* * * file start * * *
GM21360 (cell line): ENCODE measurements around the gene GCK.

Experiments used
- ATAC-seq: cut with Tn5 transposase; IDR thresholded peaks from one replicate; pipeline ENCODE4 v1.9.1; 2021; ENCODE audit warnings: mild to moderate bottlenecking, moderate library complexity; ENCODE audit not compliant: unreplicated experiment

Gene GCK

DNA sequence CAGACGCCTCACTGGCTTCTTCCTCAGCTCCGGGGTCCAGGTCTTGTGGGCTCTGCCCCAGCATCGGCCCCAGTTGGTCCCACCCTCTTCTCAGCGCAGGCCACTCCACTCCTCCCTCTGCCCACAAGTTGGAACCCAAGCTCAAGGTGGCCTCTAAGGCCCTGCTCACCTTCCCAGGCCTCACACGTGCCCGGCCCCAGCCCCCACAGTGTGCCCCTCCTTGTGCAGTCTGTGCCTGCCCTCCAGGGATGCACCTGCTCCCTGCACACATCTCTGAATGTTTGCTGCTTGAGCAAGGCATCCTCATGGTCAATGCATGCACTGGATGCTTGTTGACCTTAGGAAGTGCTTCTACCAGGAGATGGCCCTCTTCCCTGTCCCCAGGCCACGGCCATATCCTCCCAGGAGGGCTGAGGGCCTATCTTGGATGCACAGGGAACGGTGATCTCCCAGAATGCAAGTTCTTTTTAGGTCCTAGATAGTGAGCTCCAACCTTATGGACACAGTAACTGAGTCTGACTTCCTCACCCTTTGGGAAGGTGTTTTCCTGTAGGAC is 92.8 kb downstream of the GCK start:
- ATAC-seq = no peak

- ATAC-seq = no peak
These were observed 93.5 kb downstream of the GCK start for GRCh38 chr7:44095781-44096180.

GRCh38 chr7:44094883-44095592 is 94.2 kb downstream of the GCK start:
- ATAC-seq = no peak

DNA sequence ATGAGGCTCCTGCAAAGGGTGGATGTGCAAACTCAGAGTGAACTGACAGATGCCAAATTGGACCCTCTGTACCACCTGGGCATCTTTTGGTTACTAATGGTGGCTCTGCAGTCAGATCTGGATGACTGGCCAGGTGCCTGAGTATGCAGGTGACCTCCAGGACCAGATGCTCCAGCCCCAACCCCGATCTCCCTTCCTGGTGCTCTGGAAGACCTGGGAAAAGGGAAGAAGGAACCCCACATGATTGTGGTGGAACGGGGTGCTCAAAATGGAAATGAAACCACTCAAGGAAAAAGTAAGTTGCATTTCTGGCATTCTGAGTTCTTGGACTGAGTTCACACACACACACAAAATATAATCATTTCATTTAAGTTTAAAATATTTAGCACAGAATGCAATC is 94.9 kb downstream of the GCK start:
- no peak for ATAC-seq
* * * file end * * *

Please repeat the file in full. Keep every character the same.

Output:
GM21360 (cell line): ENCODE measurements around the gene GCK.

Experiments used
- ATAC-seq: cut with Tn5 transposase; IDR thresholded peaks from one replicate; pipeline ENCODE4 v1.9.1; 2021; ENCODE audit warnings: mild to moderate bottlenecking, moderate library complexity; ENCODE audit not compliant: unreplicated experiment

Gene GCK

DNA sequence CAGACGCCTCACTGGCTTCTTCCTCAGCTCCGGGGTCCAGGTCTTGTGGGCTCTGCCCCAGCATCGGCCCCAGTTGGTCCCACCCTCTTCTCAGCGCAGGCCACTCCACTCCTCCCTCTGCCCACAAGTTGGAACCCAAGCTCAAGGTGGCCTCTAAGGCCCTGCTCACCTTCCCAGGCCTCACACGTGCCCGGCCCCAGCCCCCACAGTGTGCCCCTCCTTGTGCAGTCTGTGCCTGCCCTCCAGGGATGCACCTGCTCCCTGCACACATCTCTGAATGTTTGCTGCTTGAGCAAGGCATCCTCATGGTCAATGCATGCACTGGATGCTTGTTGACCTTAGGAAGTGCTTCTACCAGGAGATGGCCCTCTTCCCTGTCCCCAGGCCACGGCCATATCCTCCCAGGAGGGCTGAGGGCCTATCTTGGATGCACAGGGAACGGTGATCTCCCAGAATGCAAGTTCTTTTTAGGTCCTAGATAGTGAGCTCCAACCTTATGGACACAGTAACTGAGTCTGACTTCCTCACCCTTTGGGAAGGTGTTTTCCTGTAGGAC is 92.8 kb downstream of the GCK start:
- ATAC-seq = no peak

- ATAC-seq = no peak
These were observed 93.5 kb downstream of the GCK start for GRCh38 chr7:44095781-44096180.

GRCh38 chr7:44094883-44095592 is 94.2 kb downstream of the GCK start:
- ATAC-seq = no peak

DNA sequence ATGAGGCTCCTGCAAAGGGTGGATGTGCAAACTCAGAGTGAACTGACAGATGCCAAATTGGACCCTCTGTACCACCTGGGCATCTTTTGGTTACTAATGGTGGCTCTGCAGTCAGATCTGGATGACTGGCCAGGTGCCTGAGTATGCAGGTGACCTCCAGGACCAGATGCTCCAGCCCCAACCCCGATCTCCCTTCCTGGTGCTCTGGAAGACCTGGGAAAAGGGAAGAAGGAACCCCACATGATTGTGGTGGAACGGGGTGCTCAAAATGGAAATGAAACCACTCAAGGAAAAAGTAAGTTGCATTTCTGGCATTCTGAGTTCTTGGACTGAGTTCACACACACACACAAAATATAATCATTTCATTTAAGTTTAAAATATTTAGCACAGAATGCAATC is 94.9 kb downstream of the GCK start:
- no peak for ATAC-seq